You will likely never see a group of Pagans protesting a Catholic mass, or a Baptist bible camp. But if there was a secretive Pagan commune, with guarded gates and "members only" signs, it would attract way more attention and persecution than just living among the fundamentalist Christians and letting them discover on their own that the nice neighbor across the street with the fabulous herb garden is not Christian like they are.

This falls under the whole "Morality comes from Christianity" argument, and it's one that I would like to refute by being a moral and ethical person out where they can all see me, not closed off in a commune where only my fellow Pagan people can acknowledge it. So, how can we go about building a Pagan community with the people who are close by, but not actually living in the same neighborhood, or even the same city? The answers are vast, and simple. Internet. Festivals. Small group activities. Sabbat observances with any and all Pagan minded peoples, regardless of tradition. Take a leadership role and teach others. Share insight, opinion and your abilities. Work together on community projects. Network. Let others approach you when you wear your pentacle, and invite them to come to your meetings and introduce them to the people you know. Diversity is our greatest strength.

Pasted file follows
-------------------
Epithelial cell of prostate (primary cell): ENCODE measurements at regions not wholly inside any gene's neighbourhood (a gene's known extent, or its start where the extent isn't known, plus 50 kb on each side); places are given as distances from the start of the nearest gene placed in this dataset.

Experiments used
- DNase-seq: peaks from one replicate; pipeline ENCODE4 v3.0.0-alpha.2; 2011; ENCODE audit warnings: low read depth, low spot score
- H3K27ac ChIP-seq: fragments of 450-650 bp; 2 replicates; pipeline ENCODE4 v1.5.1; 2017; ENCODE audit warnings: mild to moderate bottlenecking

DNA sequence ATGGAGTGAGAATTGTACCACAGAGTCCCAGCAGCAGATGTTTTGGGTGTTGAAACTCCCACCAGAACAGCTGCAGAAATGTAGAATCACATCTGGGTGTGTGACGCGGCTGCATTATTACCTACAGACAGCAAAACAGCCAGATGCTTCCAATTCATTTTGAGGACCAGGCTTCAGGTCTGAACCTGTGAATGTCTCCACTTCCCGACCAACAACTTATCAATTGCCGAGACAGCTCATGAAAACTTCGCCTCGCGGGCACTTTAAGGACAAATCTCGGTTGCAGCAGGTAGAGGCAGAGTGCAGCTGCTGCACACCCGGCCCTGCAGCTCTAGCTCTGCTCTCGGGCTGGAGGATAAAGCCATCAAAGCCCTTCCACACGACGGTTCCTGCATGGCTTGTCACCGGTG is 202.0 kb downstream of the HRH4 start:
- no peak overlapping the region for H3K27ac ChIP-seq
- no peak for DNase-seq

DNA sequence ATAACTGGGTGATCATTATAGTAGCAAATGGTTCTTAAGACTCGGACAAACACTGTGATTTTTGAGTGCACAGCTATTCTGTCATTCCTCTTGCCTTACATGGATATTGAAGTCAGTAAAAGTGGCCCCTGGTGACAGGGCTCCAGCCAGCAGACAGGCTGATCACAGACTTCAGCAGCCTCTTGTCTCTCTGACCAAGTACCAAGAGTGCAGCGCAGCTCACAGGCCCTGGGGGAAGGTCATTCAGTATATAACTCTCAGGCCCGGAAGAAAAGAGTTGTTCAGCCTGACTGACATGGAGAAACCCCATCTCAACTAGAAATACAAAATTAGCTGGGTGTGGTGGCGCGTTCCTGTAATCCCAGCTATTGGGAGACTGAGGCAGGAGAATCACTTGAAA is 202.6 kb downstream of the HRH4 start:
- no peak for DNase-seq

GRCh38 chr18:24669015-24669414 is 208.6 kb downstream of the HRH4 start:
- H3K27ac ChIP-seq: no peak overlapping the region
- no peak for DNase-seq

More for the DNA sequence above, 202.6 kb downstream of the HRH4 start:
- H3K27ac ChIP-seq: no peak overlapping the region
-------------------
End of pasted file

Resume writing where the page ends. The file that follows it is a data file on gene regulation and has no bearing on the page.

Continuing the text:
The key to becoming a wholly accepted part of society is not to withdraw from it, but to embrace it. Live your tradition within the world, and show that Paganism is not something to fear.

Saturday, December 25, 2010


Astarte's view:

It’s the holiday season again, the one that the Christians think began and ended with their “Jesus”. What’s Winter Solstice anyway? How about “Festivus ( for the Rest of Us)?